It seems as if there are two kinds of graduation narratives for what happens after young collegians toast each other with one last Natty Light or hard seltzer, flip their tassels and head out to take on the world.
The first narrative is that the world is their oyster. The economy is booming, entry-level jobs are plentiful, and projections show that their lifetime earnings will be the envy of their non-college-educated peers. Such was the welcome for the class of 2019.
The second narrative is that they are unlucky enough to have been stepping out into a stagnant economy, with job prospects scarce and the likelihood of living at home with mom and dad dismally inevitable. I’m looking at you, 2020.
I know how you feel. I graduated in one of those dismal times. Inflation. Political turmoil. High unemployment. Like many of my peers, I fled first to the safe haven of grad school. Then, hungry to experience a bit of what we called TRW (the real world), I crossed the country and became a fish cutter. I learned a great deal at both places.
Fast forward a number of decades, and now it is my youngest daughter, a proud 2020 grad, who is sharing that second narrative of dismal prospects awaiting her class. Yet her challenges, while superficially similar to mine in the bleak postgrad prospects, are far more striking than anything I endured.
For starters, last May came and went without a graduation ceremony. The class of 2020 will be the one with the giant asterisk explaining why no graduation videos, no graduation speakers, no closure, as we say these days.
There are no guarantees, for starters. Life is for real. There are 160,000 people who were alive last February and are not now.
And that robust economy that greeted the grads of 2019 has almost instantaneously vanished. The graduates gave up cap and gown for masks and social distancing. Job interviews are by video, internships are remote and everything comes freighted with risks.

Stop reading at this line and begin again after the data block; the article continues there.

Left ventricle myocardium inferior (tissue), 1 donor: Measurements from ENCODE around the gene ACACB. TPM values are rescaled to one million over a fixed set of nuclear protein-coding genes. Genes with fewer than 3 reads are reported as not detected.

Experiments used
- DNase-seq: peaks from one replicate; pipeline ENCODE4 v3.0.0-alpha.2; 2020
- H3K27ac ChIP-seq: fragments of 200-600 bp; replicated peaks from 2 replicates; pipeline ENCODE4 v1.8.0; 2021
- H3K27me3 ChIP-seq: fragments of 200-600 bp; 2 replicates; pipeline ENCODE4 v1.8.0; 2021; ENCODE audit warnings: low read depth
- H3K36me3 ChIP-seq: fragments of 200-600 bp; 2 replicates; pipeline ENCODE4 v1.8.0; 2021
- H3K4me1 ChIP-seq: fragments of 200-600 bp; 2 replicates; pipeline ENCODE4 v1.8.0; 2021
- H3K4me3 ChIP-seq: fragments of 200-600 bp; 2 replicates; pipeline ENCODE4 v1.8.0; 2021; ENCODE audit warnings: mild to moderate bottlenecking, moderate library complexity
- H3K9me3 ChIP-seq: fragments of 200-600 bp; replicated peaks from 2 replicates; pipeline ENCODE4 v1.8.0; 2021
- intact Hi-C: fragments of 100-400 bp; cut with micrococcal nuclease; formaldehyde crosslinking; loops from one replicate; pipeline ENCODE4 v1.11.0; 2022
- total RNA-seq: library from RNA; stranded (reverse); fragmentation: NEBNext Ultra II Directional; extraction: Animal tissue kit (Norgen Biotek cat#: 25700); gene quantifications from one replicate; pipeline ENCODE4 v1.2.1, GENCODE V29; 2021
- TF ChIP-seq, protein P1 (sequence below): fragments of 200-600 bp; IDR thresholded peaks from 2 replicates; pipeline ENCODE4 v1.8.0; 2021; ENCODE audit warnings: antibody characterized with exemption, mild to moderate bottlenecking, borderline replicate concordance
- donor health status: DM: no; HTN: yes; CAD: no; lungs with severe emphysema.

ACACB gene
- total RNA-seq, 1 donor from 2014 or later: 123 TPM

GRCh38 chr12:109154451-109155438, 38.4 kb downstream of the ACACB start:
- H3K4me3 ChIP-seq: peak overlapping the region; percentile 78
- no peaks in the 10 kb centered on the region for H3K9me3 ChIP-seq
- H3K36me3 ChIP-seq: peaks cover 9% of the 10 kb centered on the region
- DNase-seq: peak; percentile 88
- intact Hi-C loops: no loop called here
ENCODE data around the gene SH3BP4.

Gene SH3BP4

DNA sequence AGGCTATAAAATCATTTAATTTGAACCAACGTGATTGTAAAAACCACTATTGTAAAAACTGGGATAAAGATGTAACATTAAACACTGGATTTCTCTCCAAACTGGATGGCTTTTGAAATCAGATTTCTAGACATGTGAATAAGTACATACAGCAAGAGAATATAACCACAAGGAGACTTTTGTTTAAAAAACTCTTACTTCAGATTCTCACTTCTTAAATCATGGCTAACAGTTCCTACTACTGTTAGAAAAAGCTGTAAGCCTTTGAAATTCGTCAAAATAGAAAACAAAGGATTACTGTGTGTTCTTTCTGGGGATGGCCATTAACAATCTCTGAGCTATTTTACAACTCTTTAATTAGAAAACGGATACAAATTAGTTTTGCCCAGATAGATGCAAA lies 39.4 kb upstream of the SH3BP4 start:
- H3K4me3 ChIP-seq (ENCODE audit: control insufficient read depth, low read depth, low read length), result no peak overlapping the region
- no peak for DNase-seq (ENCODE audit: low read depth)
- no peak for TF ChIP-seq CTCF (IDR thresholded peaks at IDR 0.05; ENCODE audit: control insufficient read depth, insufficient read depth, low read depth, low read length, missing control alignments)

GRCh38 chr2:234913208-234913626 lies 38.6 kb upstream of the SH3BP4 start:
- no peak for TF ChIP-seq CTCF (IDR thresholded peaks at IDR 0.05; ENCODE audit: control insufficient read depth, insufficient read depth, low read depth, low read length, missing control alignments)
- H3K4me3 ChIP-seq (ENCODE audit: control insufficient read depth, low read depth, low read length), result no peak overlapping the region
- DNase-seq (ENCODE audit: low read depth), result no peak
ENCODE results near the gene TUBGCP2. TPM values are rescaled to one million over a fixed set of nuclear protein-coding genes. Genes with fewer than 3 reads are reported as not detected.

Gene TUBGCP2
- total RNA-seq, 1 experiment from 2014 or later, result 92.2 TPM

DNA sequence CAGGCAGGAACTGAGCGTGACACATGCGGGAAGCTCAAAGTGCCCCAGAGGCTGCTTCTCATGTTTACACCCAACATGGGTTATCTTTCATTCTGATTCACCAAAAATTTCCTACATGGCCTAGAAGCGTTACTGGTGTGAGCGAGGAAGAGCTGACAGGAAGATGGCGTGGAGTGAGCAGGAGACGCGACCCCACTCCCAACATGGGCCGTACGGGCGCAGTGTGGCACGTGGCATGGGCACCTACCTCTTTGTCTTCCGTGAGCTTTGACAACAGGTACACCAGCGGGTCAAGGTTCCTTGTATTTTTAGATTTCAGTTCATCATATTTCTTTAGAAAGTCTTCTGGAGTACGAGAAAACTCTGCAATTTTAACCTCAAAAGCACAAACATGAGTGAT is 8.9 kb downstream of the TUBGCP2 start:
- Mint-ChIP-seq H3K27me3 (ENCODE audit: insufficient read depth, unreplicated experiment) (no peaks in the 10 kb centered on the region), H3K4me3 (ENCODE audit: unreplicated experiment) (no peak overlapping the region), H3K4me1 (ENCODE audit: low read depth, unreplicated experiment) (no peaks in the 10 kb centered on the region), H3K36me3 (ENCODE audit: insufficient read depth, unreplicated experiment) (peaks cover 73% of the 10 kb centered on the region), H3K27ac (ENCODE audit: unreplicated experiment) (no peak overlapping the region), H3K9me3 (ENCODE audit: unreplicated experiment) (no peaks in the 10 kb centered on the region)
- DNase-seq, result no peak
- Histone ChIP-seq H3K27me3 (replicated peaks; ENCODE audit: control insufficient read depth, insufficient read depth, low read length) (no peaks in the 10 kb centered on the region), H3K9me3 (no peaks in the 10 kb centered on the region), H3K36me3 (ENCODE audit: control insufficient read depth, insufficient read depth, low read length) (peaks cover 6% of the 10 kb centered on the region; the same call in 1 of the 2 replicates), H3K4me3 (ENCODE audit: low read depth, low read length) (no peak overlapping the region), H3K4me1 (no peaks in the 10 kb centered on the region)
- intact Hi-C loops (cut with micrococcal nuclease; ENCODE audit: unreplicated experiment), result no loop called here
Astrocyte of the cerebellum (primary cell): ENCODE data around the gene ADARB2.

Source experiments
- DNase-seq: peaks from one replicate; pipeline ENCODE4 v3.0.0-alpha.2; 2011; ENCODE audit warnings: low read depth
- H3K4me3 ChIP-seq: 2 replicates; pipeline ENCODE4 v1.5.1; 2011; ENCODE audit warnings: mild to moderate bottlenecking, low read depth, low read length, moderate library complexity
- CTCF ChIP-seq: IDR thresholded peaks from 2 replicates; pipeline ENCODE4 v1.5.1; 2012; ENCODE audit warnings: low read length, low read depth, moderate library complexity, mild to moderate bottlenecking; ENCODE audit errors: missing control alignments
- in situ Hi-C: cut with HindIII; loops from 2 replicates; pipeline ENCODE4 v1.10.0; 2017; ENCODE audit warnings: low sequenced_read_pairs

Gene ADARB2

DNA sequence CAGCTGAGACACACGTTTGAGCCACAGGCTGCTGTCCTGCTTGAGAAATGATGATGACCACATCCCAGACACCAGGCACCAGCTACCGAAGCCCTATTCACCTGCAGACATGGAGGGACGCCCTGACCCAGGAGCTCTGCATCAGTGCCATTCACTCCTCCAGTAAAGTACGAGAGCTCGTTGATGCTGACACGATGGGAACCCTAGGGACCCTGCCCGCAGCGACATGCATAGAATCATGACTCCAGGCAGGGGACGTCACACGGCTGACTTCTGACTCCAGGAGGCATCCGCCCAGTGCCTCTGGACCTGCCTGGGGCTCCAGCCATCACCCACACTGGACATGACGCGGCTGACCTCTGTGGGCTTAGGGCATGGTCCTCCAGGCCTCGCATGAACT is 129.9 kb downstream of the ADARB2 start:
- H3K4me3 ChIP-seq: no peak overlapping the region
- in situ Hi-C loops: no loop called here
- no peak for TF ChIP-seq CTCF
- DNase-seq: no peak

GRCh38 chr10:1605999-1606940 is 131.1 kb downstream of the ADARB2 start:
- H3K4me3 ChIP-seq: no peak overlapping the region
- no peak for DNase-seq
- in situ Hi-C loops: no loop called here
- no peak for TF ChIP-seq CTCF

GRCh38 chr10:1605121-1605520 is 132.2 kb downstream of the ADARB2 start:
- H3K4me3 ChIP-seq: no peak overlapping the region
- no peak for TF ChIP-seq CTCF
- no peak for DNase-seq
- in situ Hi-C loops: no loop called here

Yet I don’t pity my daughter and her generation. Living through a historic pandemic, economic collapse and racial upheaval isn’t pretty, but it is instructive.
It is so darn easy to take things for granted: That success is guaranteed. That earnings always go up. That we’re No. 1 by virtue of just being us. The graduating class of 2020 is learning some more important lessons.
There are no guarantees, for starters. Life is for real. There are 160,000 people who were alive last February and are not now. My daughter has taken to saying with a touch of mock drama, “We are all going to die.” Besides being a statement of fact, I think it is her way of dealing with the immensity of the moment.
Another lesson is that sacrifice is part of life. We make sacrifices for others. My daughter, who is living with us for the moment, knows that our vulnerability to the coronavirus is greater than hers, and this impacts the jobs she considers, the outings she makes. It’s not all about her. It’s about us.
That’s a lesson our whole nation is struggling to learn. Her generation may understand it more quickly than its predecessors.
Finally, there is the lesson of faith, hope and gratitude. God is still with us, and in our need, we turn to him a bit more. Hope keeps us going, preserving us from self-pity and despair. And gratitude. To see so many people in need right now puts our own frustrations in perspective.
This too shall pass. We’ll get through this terrible time, but I hope the class of 2020 doesn’t forget what it is learning after graduation: There are good lessons in bad times, if they pay attention.
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Greg Erlandson, director and editor-in-chief of Catholic News Service, can be reached at firstname.lastname@example.org.